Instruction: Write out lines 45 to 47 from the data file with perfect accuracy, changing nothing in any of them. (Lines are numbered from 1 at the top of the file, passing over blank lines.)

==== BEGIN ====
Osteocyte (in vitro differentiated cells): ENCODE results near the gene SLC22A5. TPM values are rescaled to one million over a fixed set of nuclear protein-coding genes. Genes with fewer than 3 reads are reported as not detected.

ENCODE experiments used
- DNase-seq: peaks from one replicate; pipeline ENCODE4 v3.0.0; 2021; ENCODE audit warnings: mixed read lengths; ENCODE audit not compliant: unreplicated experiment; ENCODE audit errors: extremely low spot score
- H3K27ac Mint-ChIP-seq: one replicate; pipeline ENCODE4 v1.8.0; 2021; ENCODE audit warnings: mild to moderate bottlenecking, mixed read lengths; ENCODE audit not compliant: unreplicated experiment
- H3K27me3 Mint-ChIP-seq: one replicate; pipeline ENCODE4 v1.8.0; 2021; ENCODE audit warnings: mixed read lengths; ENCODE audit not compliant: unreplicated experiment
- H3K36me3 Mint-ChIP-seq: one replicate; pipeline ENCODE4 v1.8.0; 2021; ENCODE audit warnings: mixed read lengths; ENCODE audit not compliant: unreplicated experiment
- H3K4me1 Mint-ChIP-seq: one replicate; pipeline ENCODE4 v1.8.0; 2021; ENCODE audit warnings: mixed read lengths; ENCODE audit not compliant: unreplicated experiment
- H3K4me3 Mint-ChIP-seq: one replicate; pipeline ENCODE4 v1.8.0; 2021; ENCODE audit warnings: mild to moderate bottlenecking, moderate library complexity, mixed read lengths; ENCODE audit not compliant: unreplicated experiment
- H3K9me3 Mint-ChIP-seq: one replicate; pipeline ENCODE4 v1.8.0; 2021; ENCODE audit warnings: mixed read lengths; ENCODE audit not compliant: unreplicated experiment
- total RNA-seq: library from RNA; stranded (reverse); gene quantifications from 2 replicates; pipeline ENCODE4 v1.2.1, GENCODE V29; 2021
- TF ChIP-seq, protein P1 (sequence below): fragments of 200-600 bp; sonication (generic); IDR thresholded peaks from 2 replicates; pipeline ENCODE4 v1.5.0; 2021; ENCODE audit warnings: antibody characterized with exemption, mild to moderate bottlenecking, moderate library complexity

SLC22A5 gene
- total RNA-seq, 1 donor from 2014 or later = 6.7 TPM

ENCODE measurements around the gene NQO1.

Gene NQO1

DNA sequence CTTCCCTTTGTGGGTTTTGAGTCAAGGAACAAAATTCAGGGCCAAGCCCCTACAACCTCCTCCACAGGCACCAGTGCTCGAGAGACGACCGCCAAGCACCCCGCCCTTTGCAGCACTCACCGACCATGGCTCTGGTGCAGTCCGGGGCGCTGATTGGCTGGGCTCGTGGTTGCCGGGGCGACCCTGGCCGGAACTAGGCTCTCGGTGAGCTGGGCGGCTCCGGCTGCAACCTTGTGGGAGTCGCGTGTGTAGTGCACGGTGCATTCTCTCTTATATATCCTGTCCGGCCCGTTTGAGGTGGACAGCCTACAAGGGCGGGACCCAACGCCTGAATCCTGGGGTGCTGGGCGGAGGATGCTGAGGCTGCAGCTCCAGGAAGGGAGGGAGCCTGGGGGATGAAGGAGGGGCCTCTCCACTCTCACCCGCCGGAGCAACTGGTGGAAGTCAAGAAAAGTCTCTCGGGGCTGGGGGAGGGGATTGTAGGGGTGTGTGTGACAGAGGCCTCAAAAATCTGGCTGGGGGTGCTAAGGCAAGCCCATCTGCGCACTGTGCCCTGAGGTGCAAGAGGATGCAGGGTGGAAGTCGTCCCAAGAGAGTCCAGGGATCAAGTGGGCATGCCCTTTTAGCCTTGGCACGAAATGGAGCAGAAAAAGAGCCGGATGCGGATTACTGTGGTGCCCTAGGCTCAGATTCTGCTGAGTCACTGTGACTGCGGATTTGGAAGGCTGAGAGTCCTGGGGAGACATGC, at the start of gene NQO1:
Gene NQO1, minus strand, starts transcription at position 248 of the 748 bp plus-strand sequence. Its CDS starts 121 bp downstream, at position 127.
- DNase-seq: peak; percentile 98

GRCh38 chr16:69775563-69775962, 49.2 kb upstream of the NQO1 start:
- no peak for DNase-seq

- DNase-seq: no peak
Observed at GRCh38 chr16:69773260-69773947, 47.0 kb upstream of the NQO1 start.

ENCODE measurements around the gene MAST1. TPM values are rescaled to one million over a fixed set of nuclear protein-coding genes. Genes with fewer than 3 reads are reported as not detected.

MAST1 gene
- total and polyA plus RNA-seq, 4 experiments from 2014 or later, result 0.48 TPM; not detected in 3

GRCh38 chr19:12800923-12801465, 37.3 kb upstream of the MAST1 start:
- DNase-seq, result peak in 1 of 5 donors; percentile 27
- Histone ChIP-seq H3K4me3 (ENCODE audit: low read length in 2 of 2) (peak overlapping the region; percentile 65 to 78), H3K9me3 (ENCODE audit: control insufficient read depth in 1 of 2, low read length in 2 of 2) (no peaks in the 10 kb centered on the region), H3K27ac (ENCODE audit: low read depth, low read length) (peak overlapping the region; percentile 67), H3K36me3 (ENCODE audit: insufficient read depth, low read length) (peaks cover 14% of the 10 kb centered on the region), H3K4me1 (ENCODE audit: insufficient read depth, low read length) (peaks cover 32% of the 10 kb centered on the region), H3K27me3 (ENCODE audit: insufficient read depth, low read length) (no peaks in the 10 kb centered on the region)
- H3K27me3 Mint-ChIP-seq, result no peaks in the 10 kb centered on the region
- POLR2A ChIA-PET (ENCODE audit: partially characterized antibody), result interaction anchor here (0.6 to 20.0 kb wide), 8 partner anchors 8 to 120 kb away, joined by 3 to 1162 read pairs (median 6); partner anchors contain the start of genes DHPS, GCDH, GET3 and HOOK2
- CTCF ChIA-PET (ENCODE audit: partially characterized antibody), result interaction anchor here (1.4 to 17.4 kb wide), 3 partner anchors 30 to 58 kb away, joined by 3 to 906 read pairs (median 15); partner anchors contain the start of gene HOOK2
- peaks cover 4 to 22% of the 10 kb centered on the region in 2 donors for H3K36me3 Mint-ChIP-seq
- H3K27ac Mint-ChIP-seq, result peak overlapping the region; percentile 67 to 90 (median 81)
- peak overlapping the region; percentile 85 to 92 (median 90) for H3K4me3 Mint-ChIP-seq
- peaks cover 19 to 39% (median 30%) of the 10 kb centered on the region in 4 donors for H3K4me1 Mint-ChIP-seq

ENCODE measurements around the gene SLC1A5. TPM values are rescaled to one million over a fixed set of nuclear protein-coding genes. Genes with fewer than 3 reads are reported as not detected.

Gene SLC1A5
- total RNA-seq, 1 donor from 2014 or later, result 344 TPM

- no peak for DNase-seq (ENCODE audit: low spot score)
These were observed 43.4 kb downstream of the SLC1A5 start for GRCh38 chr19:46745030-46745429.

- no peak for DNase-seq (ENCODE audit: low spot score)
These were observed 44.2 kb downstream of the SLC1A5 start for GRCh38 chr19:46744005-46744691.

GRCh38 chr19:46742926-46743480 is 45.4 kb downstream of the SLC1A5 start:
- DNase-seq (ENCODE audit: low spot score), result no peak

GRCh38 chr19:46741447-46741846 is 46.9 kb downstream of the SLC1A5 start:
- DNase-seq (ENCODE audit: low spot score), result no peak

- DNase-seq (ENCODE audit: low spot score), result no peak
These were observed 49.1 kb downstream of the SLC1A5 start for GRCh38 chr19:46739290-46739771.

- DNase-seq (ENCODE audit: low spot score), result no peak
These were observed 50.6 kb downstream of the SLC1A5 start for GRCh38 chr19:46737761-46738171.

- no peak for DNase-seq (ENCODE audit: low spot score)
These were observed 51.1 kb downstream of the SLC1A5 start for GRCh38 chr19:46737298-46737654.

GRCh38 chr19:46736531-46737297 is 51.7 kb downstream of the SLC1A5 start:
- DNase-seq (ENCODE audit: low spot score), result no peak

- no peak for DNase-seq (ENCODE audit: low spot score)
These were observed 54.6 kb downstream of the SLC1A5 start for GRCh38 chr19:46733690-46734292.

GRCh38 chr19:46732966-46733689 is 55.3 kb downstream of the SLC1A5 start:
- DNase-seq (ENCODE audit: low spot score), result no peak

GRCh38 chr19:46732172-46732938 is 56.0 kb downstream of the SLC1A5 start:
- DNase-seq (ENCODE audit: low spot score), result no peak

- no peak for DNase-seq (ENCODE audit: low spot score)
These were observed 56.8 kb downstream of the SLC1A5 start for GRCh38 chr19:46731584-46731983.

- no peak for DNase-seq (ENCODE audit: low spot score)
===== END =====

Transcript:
GRCh38 chr19:46741447-46741846 is 46.9 kb downstream of the SLC1A5 start:
- DNase-seq (ENCODE audit: low spot score), result no peak

- DNase-seq (ENCODE audit: low spot score), result no peak